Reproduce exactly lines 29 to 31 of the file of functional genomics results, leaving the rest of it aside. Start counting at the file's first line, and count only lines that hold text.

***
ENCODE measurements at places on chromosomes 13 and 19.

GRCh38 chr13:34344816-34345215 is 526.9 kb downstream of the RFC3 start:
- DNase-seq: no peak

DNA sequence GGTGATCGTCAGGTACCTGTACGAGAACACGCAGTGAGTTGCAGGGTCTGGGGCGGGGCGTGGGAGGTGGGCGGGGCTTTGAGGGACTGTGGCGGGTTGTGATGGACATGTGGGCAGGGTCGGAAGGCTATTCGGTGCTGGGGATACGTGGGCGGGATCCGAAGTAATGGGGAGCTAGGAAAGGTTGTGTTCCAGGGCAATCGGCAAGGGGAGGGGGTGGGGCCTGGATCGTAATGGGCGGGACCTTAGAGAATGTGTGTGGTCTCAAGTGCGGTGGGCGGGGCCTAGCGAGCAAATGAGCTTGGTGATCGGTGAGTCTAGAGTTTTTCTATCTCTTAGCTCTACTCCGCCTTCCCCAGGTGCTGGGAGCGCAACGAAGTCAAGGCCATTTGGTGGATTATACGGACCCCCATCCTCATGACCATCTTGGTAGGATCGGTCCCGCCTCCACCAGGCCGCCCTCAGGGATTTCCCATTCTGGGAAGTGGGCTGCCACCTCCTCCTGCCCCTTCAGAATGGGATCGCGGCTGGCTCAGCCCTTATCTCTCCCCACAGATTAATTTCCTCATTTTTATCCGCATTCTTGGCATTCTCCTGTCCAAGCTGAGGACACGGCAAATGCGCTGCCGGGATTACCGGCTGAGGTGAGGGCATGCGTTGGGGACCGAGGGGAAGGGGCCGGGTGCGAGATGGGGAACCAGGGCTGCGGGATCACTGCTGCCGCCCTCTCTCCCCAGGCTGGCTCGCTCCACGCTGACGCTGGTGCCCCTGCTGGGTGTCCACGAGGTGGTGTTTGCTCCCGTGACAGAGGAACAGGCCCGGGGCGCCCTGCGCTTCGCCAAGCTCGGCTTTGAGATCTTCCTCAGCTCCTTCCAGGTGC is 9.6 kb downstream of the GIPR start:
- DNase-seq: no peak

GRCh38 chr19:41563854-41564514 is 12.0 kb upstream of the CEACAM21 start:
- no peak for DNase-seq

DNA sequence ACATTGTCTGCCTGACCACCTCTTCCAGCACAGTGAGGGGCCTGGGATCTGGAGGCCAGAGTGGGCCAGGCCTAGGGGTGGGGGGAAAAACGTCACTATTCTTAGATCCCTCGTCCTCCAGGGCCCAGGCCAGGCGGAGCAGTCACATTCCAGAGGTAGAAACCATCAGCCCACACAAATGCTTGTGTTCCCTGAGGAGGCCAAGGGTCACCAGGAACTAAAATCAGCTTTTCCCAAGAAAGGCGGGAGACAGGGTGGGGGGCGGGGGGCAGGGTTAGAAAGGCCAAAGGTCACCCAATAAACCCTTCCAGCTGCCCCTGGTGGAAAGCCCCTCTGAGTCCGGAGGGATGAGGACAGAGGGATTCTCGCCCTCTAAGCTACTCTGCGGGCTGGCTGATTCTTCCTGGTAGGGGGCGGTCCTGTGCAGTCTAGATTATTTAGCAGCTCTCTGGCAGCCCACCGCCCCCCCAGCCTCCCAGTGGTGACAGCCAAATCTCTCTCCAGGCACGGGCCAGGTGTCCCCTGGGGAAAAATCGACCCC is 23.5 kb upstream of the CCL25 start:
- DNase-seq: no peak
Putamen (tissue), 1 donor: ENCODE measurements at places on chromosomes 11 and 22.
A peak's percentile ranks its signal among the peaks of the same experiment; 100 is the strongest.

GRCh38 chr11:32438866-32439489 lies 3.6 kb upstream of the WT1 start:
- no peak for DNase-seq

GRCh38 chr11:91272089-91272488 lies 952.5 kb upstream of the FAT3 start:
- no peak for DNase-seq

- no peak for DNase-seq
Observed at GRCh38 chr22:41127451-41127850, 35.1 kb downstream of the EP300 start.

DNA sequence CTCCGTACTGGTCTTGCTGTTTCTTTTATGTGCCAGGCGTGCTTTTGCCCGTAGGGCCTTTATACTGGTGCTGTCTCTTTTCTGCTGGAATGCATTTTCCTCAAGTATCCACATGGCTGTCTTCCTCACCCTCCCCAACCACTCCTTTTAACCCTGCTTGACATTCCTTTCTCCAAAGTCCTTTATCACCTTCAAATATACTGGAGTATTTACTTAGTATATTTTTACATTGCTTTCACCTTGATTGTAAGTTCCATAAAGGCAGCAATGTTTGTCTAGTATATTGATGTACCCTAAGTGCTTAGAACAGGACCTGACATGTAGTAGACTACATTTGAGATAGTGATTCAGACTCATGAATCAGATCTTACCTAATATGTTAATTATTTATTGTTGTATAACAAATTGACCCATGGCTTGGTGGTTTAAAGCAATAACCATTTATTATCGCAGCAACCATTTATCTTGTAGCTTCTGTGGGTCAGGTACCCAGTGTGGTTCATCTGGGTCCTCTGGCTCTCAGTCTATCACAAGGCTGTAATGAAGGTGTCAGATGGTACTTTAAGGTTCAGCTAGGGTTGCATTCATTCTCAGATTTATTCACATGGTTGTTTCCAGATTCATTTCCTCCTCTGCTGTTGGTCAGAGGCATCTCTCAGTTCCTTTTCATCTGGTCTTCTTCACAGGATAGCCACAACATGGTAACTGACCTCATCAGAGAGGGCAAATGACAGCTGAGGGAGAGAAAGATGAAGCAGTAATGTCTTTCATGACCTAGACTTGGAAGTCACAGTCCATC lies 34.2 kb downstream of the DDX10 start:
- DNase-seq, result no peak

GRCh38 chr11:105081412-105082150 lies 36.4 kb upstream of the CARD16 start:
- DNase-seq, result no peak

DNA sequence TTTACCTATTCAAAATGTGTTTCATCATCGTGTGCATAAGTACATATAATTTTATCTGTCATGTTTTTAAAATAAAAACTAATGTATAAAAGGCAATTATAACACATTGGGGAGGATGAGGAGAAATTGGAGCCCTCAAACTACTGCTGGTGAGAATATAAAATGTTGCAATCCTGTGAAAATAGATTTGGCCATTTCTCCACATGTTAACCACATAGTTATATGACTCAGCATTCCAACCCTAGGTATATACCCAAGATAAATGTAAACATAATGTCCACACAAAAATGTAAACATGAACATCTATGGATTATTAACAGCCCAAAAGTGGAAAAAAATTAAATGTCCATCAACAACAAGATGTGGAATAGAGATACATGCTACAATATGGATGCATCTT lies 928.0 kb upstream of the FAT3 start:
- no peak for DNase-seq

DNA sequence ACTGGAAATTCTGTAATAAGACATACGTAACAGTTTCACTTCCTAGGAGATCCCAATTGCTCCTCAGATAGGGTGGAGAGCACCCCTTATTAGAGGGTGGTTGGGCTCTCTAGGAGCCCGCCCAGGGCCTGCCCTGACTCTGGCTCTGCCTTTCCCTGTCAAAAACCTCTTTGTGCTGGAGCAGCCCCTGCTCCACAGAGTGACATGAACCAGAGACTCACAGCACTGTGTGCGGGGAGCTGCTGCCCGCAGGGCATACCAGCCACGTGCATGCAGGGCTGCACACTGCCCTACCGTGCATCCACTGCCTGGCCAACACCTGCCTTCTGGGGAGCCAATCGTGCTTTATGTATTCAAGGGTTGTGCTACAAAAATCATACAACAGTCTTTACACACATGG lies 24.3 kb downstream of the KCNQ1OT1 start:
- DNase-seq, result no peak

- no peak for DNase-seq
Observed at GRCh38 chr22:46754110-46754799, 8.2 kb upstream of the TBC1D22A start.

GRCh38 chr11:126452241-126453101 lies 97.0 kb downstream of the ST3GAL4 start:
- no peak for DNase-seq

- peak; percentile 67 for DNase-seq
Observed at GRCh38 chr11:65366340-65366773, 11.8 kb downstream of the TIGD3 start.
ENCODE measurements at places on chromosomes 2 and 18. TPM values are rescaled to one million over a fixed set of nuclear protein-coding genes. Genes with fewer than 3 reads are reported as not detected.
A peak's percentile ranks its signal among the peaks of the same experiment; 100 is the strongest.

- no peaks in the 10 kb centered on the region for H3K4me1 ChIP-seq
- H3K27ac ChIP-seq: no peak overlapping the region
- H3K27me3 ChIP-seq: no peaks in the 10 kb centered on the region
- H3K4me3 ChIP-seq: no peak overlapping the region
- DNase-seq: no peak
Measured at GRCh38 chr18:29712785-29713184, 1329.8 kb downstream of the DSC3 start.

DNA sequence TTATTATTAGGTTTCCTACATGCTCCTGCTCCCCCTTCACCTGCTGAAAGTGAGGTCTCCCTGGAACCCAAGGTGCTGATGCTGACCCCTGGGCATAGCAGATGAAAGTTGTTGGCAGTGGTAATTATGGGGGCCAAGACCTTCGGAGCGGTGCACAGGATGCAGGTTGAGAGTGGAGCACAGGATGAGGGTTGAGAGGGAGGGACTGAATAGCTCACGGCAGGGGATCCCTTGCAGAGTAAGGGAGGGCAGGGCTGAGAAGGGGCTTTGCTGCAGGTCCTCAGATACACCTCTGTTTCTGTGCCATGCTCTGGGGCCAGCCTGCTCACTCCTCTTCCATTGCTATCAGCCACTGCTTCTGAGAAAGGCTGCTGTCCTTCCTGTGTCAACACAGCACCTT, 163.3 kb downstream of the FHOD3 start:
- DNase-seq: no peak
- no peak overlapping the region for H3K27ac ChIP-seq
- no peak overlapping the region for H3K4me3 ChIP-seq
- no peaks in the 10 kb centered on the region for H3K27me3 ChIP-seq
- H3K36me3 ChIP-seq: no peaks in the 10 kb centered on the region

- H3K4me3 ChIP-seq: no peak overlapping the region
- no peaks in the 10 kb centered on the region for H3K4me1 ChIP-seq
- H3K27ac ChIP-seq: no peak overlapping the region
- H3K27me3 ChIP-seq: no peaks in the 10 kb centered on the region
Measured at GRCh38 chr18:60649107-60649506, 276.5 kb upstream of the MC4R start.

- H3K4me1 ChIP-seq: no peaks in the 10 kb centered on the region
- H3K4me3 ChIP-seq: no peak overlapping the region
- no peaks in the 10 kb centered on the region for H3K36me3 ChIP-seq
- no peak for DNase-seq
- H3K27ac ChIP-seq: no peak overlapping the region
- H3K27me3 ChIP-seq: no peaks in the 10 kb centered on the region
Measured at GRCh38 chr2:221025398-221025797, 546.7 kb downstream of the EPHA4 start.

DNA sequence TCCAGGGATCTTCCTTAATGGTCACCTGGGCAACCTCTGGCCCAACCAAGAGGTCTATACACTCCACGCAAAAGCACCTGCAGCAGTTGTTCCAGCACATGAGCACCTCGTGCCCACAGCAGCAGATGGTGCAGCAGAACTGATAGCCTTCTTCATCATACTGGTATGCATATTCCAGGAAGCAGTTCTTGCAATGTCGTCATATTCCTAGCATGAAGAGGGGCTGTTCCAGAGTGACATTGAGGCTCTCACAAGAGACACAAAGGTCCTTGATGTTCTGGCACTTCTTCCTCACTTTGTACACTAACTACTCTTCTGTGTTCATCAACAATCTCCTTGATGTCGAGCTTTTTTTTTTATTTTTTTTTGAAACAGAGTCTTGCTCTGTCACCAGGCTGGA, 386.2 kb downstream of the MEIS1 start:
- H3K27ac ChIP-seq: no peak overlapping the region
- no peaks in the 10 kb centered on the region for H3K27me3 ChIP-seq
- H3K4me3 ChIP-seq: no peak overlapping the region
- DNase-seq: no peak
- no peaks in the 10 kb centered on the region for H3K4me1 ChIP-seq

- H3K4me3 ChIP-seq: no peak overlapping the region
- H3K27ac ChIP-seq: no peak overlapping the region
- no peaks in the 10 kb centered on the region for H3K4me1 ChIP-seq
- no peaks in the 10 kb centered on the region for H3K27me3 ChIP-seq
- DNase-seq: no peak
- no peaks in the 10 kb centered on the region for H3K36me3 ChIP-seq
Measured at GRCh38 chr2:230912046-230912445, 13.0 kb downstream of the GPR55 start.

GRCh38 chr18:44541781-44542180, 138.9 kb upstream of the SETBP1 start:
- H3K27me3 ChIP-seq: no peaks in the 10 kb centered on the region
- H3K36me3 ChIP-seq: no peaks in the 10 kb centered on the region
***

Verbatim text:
- no peak for DNase-seq

- peak; percentile 67 for DNase-seq
Observed at GRCh38 chr11:65366340-65366773, 11.8 kb downstream of the TIGD3 start.